Teddy hasn’t stepped foot inside Indian Trail Intermediate School for almost two years, but the legacy of the former head custodian is recalled daily.
Christopher Columbus “Teddy” Hartsaw Jr. suddenly passed away during the summer of 2015, but his signature bib overalls and bright yellow raincoat sit enclosed in a shadow box close to where he used to stand in the lunchroom. Hartsaw spent well over a decade at Indian Trail surveying the lunchroom to make sure that everyone was in good spirits and had something to eat. And if a child didn’t have the funds to eat, Hartsaw wouldn’t let a child go hungry.
“If a kid came through and they’d already met their maximum charges for lunch, then Teddy would dig into his pocket and pay for the student’s lunch,” Indian Trail assistant principal Chris Feathers said. “He didn’t want any attention for it and he didn’t want anyone to know he was doing it.”
Hartsaw’s legacy now lives on through Teddy’s Fund, which serves as a safety net for children that otherwise may not have money to eat lunch. Teddy’s Fund was taken a step further recently when the school started to collect donations of non-refrigerated food items that can feed hungry students in case there is no money available in the fund.
Many students, teachers and parents often recall Hartsaw’s caring and jovial attitude that met them at morning carline with a smile and a warm greeting. Indian Trail’s 2015-2016 yearbook was dedicated to Teddy with the word’s “head custodian, co-worker, mentor, and friend to everyone”. Those were the first sentiments that Feathers mentioned when he began talking about Hartsaw.
“Teddy was not just a custodian, he was a friend to teachers and he was a friend to students – even beyond buying their lunch,” Feathers said. “When he was in here in the cafeteria…he talked to kids, he knew kids and he surveyed the cafeteria to see who he could cheer up.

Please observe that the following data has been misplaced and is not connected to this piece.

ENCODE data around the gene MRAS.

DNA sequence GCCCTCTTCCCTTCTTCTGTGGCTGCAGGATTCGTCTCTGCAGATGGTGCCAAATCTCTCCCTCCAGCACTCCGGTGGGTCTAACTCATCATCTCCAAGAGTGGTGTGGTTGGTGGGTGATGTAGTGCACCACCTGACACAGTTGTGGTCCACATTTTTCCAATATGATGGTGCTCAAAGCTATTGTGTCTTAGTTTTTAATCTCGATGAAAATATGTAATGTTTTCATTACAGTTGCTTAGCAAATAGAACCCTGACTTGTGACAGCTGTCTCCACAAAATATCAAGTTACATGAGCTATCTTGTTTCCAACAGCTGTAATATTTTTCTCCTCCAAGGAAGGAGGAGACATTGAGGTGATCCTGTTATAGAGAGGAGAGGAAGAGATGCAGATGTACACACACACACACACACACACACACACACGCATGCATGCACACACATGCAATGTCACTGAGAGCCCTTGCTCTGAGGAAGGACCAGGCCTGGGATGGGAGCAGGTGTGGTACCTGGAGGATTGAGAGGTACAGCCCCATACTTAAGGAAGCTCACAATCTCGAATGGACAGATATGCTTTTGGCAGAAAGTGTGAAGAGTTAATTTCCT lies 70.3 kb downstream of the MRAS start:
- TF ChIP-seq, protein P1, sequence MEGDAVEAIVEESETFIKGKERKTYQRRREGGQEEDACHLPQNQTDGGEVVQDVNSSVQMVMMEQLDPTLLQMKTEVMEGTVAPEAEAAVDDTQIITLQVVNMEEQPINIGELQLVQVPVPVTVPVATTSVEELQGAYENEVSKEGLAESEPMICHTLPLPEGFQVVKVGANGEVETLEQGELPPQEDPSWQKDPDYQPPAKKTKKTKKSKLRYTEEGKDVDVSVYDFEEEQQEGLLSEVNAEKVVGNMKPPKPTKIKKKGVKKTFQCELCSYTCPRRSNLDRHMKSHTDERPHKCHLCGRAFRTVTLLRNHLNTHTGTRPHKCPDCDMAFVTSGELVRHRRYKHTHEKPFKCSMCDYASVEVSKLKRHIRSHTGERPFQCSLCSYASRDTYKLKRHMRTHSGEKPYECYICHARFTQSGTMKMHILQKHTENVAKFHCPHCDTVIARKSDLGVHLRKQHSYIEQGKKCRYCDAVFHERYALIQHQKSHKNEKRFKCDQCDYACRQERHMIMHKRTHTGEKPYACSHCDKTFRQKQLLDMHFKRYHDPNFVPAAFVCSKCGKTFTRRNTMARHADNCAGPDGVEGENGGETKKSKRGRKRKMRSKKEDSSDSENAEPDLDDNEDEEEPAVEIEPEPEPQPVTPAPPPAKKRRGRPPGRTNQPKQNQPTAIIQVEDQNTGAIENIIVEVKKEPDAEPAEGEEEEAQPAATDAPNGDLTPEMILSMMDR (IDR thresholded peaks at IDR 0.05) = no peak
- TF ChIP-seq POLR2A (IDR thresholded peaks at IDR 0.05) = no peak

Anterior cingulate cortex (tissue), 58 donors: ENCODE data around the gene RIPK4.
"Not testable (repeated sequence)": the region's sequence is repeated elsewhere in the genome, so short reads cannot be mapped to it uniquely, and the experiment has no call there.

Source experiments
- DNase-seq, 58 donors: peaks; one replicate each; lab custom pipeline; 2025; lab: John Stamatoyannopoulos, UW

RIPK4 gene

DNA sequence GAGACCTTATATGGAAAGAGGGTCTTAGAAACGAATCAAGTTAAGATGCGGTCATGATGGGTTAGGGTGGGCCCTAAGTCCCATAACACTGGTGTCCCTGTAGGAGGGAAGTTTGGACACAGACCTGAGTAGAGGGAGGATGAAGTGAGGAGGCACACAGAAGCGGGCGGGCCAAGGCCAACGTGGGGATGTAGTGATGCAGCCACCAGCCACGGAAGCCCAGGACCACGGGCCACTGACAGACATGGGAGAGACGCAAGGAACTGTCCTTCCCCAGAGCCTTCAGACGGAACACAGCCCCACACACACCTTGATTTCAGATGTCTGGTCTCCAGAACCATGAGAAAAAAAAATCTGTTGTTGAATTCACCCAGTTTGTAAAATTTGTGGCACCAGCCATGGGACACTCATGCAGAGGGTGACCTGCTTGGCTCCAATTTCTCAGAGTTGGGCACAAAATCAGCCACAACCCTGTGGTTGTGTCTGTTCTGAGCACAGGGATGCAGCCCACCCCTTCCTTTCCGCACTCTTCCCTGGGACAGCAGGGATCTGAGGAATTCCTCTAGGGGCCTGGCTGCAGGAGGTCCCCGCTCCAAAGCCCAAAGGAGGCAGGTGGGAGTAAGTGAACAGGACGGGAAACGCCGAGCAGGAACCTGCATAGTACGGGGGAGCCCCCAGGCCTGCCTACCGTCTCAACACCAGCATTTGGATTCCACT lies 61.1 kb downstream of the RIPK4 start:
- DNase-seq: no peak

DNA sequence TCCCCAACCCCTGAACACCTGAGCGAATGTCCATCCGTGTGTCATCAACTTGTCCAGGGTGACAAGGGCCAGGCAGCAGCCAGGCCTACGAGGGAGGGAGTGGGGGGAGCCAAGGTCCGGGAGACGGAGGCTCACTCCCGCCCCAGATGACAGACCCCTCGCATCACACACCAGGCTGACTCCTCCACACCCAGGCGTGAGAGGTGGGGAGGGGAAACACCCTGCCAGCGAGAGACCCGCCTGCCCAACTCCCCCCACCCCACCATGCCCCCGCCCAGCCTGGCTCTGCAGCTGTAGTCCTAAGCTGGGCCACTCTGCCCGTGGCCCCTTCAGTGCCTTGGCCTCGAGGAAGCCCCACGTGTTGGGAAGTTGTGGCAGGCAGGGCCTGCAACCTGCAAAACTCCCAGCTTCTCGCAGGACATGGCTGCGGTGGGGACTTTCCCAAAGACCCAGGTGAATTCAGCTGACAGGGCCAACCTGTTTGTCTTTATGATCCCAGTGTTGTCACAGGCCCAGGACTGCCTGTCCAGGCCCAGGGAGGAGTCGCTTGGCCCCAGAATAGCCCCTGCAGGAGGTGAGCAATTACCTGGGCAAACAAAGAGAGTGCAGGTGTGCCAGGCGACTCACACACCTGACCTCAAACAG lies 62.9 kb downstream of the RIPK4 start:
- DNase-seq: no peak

“Teddy understood that he was part of the bigger picture here. His job as a custodian wasn’t just to keep the building clean. His job was the bottom line, and that was to take care of kids.”
Hartsaw’s oldest sister, Norma Bridwell, said she wasn’t aware of all the things that her brother did at Indian Trail, until the receiving of friends at his service.
“We didn’t know about what he did at the school until we were receiving friends before his funeral…I don’t remember if it was a teacher or a principal, but they told me that if a kid didn’t have money for lunch, then Teddy always paid for it,” Bridwell said.
In November, the family found out about the fund bearing Teddy’s name and they donated food to the cause. Bridwell couldn’t hide her smile as she talked about her brother and what he would think of Teddy’s Fund.
“He would be shy about it, because he didn’t want people to know – he didn’t tell you everything,” she said. “But I am sure he would be pleased to know that something he cherished is being carried on by the school.”
The school started Teddy Tuesday during the month of November and asked for donations of non-refrigerated food items such as microwavable soup and macaroni bowls. Monetary donations to the fund can be made by sending a check to the school made out to Indian Trail with “Teddy’s Fund” as the memo. Non-refrigerated food items can also be dropped off at the office to have on hand in the cafeteria.